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Networks are an imperfect representation of a dataset, yet often there is little consideration for how these imperfections may affect network evolution and structure.

In this talk, I want to discuss a simple set of generative network models in which the mechanism of network growth is decomposed into two layers. The first layer represents the “observed” network, corresponding to our conventional understanding of a network. Here I want to consider the scenario in which the network you observe is not self-contained, but is driven by a second hidden network, comprised of the same nodes but different edge structure. I will show how a range of different network growth models can be constructed such that the observed and hidden networks can be causally decoupled, coupled only in one direction, or coupled in both directions.

One consequence of such models is the emergence of abrupt transitions in observed network topology – one example results in scale-free degree distributions which are robust up to an arbitrarily long threshold time, but which naturally break down as the network grows larger. I will argue that such examples illustrate why we should be wary of an overreliance on static networks (measured at only one point in time), and will discuss other possible implications for prediction on networks.

Coadmissible modules over Frechet-Stein algebras arise naturally in p-adic representation theory, e.g. in the study of locally analytic representations of p-adic Lie groups or the function spaces of rigid analytic Stein spaces. We show that in many cases, the category of coadmissible modules admits an exact and fully faithful embedding into the category of complete bornological modules, also preserving tensor products. This allows us to introduce derived methods to the study of coadmissible modules without forsaking the analytic flavour of the theory. As an application, we introduce six functors for Ardakov-Wadsley's D-cap-modules and discuss some instances where coadmissibility (in a derived sense) is preserved.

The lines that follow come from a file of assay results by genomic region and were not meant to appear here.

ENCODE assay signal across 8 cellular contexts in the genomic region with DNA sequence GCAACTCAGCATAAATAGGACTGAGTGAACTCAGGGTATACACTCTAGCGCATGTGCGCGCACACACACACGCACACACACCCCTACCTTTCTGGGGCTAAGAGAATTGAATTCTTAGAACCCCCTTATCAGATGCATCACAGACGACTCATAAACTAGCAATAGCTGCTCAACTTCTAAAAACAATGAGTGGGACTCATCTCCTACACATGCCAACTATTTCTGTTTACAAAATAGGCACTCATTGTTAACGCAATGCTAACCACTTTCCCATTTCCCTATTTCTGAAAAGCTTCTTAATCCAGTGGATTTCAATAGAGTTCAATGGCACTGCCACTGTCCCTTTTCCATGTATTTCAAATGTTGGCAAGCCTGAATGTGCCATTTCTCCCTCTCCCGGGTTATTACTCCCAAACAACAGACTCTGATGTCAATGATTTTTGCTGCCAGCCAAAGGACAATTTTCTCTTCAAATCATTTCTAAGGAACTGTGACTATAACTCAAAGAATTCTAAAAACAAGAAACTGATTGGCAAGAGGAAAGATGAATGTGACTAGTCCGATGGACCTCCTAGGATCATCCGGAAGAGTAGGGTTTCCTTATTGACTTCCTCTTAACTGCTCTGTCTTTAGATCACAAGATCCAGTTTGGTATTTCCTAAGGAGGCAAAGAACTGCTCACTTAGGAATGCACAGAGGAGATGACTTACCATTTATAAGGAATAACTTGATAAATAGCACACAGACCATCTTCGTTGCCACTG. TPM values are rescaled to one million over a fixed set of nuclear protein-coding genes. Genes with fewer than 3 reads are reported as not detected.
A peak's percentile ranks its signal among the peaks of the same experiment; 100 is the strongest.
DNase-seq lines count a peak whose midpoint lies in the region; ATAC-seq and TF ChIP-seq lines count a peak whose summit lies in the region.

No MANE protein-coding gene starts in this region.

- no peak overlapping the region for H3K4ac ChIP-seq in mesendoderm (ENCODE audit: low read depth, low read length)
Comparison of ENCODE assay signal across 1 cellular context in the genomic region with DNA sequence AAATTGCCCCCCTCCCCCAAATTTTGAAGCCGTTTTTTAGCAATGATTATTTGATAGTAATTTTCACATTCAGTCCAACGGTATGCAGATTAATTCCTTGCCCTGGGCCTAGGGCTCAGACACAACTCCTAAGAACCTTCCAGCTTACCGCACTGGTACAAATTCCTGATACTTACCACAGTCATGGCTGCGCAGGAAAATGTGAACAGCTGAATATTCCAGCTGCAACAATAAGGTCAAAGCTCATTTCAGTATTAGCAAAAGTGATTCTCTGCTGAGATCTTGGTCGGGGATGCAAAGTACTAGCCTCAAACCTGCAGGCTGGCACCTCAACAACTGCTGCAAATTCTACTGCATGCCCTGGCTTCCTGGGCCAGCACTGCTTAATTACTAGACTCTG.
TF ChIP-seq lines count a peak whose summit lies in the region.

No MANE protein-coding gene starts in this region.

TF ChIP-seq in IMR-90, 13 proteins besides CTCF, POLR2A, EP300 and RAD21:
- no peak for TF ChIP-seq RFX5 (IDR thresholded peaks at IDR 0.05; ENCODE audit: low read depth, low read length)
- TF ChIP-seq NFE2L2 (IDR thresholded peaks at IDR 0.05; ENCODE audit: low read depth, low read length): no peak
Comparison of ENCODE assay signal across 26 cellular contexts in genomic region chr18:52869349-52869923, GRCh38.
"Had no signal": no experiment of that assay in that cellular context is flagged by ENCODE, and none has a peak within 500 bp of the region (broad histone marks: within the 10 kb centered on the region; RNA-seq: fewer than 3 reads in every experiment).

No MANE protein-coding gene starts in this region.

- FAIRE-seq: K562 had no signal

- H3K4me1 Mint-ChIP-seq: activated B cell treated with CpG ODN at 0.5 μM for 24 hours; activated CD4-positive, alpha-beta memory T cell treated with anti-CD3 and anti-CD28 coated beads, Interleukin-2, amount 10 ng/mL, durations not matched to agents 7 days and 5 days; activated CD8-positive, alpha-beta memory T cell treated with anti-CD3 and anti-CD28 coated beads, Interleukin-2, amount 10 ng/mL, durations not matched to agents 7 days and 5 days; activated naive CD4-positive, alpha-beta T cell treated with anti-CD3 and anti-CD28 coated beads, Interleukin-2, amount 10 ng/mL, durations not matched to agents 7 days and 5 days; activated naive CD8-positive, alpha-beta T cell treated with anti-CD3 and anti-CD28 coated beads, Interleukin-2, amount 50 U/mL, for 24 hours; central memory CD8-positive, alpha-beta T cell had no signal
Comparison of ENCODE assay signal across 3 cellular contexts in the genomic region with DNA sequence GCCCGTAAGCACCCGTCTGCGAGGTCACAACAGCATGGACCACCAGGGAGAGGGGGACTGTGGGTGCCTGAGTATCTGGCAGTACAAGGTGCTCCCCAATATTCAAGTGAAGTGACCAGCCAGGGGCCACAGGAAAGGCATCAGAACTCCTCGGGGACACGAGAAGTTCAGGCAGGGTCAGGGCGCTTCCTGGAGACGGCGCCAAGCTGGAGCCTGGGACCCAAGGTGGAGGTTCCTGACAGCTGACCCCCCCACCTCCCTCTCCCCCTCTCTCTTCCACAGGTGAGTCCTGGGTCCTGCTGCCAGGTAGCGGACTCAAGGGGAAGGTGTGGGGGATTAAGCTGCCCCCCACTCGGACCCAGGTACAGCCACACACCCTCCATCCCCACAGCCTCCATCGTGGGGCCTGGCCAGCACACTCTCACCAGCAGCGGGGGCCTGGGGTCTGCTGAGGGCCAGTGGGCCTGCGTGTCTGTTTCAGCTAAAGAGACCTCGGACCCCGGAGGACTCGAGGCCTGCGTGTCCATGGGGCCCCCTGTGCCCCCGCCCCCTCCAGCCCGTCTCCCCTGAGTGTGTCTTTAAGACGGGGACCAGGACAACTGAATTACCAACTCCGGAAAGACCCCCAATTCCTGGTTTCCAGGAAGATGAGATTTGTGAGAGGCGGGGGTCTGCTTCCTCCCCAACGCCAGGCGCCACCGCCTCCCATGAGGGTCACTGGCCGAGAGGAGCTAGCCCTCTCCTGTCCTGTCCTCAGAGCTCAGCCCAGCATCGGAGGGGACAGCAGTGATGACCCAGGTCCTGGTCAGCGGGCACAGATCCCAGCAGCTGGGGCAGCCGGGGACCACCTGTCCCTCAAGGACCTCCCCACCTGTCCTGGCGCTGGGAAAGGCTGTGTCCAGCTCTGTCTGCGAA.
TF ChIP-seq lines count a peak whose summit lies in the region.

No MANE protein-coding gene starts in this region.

## Further Information:

This seminar will be held via zoom. Meeting link will be sent to members of our mailing list (https://lists.maths.ox.ac.uk/mailman/listinfo/random-matrix-theory-announce) in our weekly announcement on Monday.

Random band matrices (RBM) are natural intermediate models to study eigenvalue statistics and quantum propagation in disordered systems, since they interpolate between mean-field type Wigner matrices and random Schrodinger operators. In particular, RBM can be used to model the Anderson metal-insulator phase transition (crossover) even in 1d. In this talk we will discuss some recent progress in application of the supersymmetric method (SUSY) and transfer matrix approach to the analysis of local spectral characteristics of some specific types of 1d RBM.

One of the main characterisations of word-hyperbolic groups is that they are the groups with a linear isoperimetric function. That is, for a compact 2-complex X, the hyperbolicity of its fundamental group is equivalent to the existence of a linear isoperimetric function for disc diagrams D -->X.

It is likewise known that hyperbolic groups have a linear annular isoperimetric function and a linear homological isoperimetric function. I will talk about these isoperimetric functions, and about a (previously unexplored) generalisation to all homotopy types of surface diagrams. This is joint work with Dani Wise.